Despite several supposed ʻturning pointsʼ, the battle is not over, for it is a ʻdangerous gameʼ. Despite the historical example of the fleeting nature of ʻrightsʼ bestowed by party politicians, Mason somehow views the destruction of the liberal GLC as ʻunthinkableʼ. Not content with assimilating lesbians and gays into the political machine, we are now poised for outand-out integration into the military one. This completely unethical position, and lack of critique of the anti-humanitarian role of the military complex, the authoritarianism endemic and intrinsic to its command structure, is hailed as a viable possibility: ʻweʼ lesbians and gays want the same ʻrightsʼ as everyone and if that means participating in oppressive structures, well so be it.

History should teach us that relying on politicians for anything long lasting is a chimera. We have only come so far by relying on ourselves and building an alternative in our communities. I do not decry the arduous and difficult work of those who believe that working inside the Labour Party is the solution, or part of the solution, to our problems, but Mason leaves ʻusʼ no other way out than Labour party politics. This route is presented as our only salvation. What if it fails yet again?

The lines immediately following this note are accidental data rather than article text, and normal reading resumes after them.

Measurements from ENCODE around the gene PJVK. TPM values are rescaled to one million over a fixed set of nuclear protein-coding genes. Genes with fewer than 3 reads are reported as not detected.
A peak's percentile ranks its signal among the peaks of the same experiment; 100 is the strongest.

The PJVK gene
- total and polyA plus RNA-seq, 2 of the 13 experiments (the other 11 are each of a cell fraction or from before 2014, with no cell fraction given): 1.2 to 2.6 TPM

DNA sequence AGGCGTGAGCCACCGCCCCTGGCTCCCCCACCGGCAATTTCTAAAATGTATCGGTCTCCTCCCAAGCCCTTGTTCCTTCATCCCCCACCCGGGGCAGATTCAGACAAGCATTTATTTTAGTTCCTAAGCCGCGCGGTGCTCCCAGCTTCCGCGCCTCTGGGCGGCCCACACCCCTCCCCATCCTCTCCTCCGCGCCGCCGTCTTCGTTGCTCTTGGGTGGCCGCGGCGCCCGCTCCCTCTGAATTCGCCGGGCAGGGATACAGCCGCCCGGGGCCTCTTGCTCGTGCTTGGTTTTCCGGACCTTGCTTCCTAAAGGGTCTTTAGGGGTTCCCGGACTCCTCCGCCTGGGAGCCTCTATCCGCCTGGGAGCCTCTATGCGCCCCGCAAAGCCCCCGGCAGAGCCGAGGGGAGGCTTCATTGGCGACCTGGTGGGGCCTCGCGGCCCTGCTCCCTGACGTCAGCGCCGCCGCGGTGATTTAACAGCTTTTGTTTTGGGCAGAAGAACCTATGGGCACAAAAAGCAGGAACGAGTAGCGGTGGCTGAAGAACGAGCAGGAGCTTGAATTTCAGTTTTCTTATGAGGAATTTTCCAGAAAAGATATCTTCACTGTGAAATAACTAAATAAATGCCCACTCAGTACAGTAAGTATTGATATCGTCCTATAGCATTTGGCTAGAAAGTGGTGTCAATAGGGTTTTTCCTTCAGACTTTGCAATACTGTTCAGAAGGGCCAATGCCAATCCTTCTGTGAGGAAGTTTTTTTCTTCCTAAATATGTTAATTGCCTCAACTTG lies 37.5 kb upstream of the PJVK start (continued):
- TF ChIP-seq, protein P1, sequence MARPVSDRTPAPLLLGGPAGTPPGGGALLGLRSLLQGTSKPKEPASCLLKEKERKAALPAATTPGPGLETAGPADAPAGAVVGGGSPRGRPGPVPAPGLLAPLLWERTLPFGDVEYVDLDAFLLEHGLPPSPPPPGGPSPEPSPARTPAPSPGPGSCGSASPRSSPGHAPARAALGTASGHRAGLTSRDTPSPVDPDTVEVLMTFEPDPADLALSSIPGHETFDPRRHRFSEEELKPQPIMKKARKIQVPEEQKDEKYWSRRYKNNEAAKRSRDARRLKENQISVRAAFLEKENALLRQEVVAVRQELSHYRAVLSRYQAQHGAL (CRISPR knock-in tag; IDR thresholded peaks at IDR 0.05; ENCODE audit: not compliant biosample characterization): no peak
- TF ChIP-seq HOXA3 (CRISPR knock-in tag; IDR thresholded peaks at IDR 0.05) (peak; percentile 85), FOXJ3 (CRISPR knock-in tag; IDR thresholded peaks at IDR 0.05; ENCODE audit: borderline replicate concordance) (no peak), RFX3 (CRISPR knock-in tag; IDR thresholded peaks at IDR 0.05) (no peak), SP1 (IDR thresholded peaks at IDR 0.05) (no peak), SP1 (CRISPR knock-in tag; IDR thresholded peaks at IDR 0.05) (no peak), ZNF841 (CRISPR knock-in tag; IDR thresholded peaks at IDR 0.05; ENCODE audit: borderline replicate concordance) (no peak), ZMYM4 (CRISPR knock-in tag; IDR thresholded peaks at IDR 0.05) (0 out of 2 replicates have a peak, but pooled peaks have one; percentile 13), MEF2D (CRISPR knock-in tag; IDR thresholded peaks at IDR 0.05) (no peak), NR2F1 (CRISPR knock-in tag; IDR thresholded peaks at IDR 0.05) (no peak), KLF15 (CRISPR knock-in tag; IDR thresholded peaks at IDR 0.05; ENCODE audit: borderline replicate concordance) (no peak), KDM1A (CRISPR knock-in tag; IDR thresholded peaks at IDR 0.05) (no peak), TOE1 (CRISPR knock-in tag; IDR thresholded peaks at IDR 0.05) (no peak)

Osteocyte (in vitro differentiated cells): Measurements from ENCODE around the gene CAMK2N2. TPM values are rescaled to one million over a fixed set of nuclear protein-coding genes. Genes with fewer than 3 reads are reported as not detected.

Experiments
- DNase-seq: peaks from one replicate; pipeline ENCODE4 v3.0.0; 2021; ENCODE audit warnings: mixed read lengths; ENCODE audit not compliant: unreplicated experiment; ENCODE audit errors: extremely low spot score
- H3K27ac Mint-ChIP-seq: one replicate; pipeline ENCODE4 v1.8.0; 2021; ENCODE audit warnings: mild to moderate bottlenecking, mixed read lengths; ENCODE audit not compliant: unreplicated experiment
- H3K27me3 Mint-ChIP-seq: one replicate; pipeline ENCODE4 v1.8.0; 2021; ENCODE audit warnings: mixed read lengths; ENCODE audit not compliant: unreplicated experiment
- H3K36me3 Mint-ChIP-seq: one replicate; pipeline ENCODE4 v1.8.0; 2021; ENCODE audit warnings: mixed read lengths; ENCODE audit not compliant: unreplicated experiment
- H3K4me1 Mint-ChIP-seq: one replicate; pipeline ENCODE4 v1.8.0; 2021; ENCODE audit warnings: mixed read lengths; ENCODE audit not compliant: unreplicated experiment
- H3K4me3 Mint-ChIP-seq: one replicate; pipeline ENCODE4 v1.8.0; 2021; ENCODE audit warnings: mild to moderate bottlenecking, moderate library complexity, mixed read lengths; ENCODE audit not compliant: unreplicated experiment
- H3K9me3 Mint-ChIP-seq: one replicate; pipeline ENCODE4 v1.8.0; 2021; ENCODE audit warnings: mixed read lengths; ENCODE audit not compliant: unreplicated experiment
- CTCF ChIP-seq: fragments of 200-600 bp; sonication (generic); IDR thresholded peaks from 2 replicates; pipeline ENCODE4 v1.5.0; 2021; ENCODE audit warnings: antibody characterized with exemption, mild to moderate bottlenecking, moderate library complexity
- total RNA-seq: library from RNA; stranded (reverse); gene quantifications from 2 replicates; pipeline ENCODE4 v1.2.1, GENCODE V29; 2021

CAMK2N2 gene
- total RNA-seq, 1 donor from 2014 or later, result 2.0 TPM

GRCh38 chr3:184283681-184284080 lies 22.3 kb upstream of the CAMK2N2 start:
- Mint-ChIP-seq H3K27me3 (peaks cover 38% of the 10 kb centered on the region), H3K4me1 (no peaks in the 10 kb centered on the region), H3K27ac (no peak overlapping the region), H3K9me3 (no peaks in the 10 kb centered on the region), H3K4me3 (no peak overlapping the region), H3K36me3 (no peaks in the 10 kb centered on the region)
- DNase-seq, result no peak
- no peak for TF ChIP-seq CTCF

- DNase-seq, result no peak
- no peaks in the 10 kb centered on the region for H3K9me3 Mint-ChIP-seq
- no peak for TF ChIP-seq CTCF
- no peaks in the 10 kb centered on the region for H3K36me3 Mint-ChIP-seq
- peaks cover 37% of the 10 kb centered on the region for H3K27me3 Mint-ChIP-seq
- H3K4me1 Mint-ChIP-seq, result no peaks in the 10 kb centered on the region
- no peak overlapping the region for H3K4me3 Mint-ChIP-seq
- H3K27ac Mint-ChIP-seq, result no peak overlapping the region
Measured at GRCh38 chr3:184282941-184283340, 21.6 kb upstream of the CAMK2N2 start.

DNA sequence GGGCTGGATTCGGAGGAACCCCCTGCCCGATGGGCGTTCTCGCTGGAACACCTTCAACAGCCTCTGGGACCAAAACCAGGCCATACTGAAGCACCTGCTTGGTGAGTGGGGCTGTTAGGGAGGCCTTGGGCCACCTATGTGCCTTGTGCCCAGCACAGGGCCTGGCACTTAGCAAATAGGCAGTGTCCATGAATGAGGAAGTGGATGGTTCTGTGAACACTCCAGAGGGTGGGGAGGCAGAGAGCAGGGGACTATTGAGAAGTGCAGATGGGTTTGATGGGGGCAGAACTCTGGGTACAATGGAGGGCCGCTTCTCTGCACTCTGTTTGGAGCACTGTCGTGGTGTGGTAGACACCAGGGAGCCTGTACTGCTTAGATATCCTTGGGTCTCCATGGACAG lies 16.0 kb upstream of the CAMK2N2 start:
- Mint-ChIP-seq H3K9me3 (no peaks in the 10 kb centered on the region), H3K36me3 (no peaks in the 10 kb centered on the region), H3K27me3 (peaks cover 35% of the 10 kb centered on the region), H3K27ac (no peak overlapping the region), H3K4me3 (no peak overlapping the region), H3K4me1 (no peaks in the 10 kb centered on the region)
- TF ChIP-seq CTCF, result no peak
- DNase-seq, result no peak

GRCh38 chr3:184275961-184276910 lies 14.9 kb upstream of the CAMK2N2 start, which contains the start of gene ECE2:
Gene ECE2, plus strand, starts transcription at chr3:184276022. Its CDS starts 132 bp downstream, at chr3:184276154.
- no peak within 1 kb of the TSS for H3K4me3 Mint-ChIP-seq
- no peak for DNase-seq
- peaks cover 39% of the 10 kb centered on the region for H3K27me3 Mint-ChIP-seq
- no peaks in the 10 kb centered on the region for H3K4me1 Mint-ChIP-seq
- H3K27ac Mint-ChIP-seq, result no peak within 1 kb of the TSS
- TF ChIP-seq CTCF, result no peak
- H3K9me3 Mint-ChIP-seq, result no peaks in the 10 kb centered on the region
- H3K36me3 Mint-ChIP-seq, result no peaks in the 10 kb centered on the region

With no critique of the basis of this society which creates discrimination, with no analysis of authoritarian structures and personalities, in Masonʼs view the fate of lesbians and gays is dependent on the ebbing and flowing of capricious lawmakers and politicians. Bearing in mind that this ʻwindow of opportunity may closeʼ, perhaps it is not worthy of our prolonged attention. If this tiny fenester does not get any larger, perhaps an idea is to change panorama and look towards a different kind of society and a politics which relies on a radical, ethical, diverse, direct actionist front, not on one which decaffeinates homo-sex and assimilates us into authoritarian, undemocratic, capricious institutions.